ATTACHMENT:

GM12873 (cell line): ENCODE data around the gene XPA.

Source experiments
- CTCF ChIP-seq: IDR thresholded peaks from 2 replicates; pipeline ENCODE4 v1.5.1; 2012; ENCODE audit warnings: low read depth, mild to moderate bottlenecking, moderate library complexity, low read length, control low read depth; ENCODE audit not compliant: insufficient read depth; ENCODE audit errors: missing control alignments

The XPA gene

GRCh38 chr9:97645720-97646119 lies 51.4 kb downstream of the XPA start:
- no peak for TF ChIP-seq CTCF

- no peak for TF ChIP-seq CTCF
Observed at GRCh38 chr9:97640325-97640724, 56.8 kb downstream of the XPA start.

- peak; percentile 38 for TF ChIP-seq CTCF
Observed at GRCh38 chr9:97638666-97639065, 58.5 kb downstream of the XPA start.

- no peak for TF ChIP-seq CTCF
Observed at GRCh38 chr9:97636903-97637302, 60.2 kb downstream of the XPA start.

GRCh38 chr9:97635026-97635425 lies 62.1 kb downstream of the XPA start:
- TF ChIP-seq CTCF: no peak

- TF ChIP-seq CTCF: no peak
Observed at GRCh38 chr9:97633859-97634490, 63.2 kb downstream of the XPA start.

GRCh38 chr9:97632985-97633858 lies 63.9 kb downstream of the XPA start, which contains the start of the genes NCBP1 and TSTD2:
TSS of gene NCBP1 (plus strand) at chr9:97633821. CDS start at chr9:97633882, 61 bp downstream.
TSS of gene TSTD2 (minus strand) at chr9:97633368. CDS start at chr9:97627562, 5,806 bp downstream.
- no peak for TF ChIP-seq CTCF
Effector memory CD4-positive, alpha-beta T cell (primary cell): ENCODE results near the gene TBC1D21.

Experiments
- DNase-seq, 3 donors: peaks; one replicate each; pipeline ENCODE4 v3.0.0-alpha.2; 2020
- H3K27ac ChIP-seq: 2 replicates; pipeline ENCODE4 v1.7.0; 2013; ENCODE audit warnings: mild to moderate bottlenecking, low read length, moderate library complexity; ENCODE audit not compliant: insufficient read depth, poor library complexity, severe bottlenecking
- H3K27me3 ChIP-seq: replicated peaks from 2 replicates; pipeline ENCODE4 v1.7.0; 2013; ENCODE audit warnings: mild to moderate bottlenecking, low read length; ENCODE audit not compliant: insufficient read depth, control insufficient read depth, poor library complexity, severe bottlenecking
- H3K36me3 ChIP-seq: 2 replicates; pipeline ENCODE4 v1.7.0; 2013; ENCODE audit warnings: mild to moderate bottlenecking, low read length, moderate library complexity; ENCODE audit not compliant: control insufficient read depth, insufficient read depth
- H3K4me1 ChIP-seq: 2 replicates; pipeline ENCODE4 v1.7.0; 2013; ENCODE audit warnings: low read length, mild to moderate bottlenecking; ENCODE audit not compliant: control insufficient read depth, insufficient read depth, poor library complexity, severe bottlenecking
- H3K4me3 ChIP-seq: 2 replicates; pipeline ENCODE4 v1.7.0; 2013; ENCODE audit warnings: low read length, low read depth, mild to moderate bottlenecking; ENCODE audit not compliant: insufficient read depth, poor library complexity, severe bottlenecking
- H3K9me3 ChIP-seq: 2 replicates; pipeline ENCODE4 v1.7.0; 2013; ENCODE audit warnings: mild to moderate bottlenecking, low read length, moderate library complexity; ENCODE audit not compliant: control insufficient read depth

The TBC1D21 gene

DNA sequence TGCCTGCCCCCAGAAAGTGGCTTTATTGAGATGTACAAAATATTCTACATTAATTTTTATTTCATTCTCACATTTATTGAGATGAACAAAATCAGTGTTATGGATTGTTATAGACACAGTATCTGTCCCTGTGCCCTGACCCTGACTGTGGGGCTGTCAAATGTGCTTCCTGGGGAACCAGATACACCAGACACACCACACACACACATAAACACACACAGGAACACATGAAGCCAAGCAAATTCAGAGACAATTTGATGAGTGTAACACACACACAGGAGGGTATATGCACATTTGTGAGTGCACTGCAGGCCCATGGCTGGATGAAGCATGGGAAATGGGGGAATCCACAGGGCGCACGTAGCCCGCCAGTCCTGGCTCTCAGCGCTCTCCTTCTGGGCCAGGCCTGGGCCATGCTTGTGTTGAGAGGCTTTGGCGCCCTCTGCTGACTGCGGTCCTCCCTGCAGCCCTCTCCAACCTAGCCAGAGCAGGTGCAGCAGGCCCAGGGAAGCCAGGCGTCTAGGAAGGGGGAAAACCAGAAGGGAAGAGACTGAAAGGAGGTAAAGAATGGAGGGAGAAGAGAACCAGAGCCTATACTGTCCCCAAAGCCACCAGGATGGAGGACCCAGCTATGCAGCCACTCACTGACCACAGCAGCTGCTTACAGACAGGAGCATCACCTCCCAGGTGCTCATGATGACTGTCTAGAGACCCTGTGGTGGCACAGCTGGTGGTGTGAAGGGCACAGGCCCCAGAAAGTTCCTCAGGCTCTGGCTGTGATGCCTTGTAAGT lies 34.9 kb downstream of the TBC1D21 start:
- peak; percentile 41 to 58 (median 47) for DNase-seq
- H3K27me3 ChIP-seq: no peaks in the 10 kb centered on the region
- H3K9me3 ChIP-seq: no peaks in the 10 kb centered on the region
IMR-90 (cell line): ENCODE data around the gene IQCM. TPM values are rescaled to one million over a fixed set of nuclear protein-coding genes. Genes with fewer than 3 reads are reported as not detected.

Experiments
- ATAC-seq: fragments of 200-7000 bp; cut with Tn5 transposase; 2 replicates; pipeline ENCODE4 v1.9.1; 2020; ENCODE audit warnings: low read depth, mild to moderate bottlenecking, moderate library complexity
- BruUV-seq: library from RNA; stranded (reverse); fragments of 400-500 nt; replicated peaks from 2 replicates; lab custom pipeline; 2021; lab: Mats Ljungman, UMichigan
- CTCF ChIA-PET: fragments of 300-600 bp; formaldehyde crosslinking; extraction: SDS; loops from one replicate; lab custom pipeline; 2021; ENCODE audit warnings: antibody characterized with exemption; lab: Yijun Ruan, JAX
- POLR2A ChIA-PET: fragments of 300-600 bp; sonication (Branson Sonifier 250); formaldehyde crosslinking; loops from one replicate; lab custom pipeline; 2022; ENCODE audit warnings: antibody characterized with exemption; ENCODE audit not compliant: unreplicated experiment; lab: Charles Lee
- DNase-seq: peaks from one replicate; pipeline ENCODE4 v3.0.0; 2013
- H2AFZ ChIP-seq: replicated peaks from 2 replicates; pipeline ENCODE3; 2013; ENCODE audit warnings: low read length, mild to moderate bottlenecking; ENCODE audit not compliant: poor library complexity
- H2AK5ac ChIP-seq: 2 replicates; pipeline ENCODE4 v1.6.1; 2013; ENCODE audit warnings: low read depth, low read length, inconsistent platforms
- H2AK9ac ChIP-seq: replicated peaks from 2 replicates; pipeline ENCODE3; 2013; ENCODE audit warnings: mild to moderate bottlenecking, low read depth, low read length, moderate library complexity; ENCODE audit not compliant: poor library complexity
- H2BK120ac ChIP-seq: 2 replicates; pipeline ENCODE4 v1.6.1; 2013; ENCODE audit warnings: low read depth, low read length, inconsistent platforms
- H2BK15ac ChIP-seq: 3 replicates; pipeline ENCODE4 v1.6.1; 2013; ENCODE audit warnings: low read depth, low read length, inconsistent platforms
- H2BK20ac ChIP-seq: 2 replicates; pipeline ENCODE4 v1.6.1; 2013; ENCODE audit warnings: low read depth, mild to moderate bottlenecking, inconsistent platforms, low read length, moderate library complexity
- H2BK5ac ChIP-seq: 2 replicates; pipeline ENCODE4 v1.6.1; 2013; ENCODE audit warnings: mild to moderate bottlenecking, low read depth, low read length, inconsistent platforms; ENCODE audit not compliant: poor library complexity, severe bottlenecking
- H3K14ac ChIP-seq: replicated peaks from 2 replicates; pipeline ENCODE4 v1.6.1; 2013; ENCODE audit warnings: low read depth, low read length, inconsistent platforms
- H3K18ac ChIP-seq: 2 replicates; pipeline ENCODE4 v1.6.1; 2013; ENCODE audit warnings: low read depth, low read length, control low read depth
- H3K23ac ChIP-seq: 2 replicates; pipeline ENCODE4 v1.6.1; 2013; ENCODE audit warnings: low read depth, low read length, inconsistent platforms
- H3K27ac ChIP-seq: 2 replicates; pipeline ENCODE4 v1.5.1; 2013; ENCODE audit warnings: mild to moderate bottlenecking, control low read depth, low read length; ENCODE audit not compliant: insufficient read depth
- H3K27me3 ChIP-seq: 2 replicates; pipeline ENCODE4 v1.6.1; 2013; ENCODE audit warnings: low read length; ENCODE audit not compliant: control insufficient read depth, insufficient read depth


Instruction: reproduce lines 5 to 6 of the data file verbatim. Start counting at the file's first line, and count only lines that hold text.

GRCh38 chr9:97645720-97646119 lies 51.4 kb downstream of the XPA start:
- no peak for TF ChIP-seq CTCF